Aboriginal Healing, Historical Trauma
"How many times have you heard, 'What is WRONG with that person?' There is nothing wrong with that person, things are HAPPENING or have HAPPENED to that person." Dr Carlie Atkinson
What is Sharing Culture?
Sharing Culture is an education initiative to help Indigenous peoples heal from historical trauma and its consequences (e.g. mental health problems, addiction, suicide), as well as the impact of other adversities, e.g. social and economic disadvantage, experiences of paternalism and racism, and ongoing grief.
Sharing Culture was developed by David Clark, an Emeritus Professor of Psychology, who lives in Perth, Western Australia. It is based on the core values of authenticity, connection, courage, creativity, empathy and forgiveness.
We adopt a strengths-based, solution-focused approach that celebrates success and cultivates positivity, acceptance and cultural pride. In addition, we use principles known to facilitate healing.
Sharing Culture aims to build educational and storytelling resources that (1) empower Indigenous people to heal, (2) help people create environments in which healing can flourish, and (3) reduce barriers to healing (e.g. racism, paternalism) in wider society.
The Foundation of Our Approach
Sharing Culture recognises that healing from trauma (and its consequences) requires empowerment and connection, and a culturally safe environment. Indigenous people must connect to their culture, land, spirituality, family, community and history to facilitate healing.
Self-determinism is the central foundation of healing. Indigenous communities, families and individuals must own and control their healing process. An holistic approach to health and wellbeing is key, one which incorporates the physical, spiritual, mental, emotional, social and environmental.
Indigenous and non-Indigenous people must come together to facilitate the healing of Indigenous people. Indigenous knowledge and understanding is key to helping create a society where people have an improved wellness, are more environmentally aware, and are more respectful, caring and empathic towards their fellow man, no matter what his or her culture.
Why not take a Website Tour? Please check About Us and our Testimonials. And our Facebook page for links to other important information. And please check out our Revel project, which is focused on one of Australia's most famous artists.
Noongar Smoking Ceremony at Fremantle Round House. For more, see here.
Jan James (formerly Goodacre) is a genealogist, historian and writer who over a period of nearly 40 years has assembled an unrivalled collection of Aboriginal records and photographs. She has written 14 books, including ‘Forever Warriors’, which contains biographical details, and in most cases photographs, of all Western Australian Aboriginal servicemen in all conflicts.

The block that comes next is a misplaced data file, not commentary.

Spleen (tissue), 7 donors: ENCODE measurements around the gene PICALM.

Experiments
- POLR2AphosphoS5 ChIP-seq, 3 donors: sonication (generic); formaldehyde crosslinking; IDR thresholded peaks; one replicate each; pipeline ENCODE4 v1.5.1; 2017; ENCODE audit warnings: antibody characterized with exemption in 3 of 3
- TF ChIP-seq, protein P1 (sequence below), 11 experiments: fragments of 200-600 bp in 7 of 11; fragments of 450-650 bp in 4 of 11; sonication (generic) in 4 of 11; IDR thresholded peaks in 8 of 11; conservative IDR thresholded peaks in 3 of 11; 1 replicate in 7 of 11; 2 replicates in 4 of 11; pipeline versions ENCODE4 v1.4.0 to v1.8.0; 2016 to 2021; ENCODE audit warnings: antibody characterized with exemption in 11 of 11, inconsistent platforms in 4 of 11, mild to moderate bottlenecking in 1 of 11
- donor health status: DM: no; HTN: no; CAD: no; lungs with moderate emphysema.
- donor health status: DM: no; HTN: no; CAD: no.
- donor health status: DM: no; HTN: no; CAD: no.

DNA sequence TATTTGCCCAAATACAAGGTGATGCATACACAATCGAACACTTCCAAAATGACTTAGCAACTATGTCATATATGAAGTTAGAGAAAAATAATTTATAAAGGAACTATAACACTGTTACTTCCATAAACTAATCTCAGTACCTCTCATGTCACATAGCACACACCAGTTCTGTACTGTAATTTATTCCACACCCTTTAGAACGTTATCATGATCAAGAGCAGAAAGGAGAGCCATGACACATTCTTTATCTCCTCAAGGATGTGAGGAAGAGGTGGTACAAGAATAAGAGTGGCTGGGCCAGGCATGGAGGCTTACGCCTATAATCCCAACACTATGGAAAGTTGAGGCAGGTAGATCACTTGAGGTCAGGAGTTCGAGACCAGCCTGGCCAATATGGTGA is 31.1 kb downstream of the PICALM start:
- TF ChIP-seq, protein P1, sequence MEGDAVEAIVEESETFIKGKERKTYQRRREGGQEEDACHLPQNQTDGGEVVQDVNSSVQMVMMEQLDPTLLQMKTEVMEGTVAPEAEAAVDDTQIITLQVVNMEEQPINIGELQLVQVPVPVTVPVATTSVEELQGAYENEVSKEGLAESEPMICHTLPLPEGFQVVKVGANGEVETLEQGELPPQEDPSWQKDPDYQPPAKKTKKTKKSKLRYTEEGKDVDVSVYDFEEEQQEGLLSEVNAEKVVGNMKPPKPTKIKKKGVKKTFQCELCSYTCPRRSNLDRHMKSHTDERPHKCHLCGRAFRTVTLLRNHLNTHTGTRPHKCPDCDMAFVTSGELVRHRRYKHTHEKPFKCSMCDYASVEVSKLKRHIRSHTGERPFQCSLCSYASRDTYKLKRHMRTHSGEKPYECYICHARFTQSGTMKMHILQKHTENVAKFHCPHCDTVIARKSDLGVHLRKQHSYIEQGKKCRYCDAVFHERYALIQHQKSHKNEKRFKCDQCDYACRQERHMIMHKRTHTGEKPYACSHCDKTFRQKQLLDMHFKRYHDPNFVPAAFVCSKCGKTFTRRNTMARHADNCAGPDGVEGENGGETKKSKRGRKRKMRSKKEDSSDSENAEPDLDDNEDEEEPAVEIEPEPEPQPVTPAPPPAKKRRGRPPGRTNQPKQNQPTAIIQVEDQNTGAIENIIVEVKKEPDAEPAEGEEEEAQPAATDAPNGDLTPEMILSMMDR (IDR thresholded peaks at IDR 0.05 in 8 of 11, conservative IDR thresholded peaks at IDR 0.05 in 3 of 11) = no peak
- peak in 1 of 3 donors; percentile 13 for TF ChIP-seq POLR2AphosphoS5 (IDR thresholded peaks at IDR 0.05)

Revel: A Story of Art, Social Justice and Resilience
As some of you will know, I've been busy over the past year working on a new project focused on the Aboriginal artist Revel Cooper. My close colleague Mike Liu and I have been deeply involved in research and development of this exciting project.
Popular Content on Website
With a new film, Ivan Sen wants to draw attention to Indigenous youth suicide
What sounds like a raw, moving but hopeful drama, often shot by Sen as a one-man film crew, centres on an Indigenous mother dealing with a son arriving back from jail after losing another son to suicide... "It's the disconnection of family love and culture at the same time for young people."
Negative impact of colonisation on Indigenous culture and lifestyles
The authors and others propose that those who colonised Australia purposely applied four main tactics - attacking four core values - that irreparably changed the culture and lifestyles of Aboriginal and Torres Strait Islander peoples by specifically targeting the role of men in their families and the community.
Understanding Indigenous Wellbeing
Indigenous people have a holistic view of health and wellbeing that incorporates the physical, spiritual, mental, emotional, social and environmental. It does not just focus on the individual, but also on the health and wellbeing of the community.
Revel: A Story of Art, Social Justice and Resilience (project website)
Revel Cooper survived the death of his mother at five, the harsh conditions of a 1940s government native settlement, an unjust murder trial and years of incarceration to become a self-determined man who spoke for the rights of Aboriginal people. He played a large part in developing one of Australia's first Aboriginal art movements that still thrives today.
Recovery Stories: 'sister' website
‘What is a Recovery Carrier?’ by Bill White
Recovery carriers are people, usually in recovery, who make recovery infectious to those around them by their openness about their recovery experiences, their quality of life and character, and the compassion for and service to people still suffering from alcohol and other drug problems.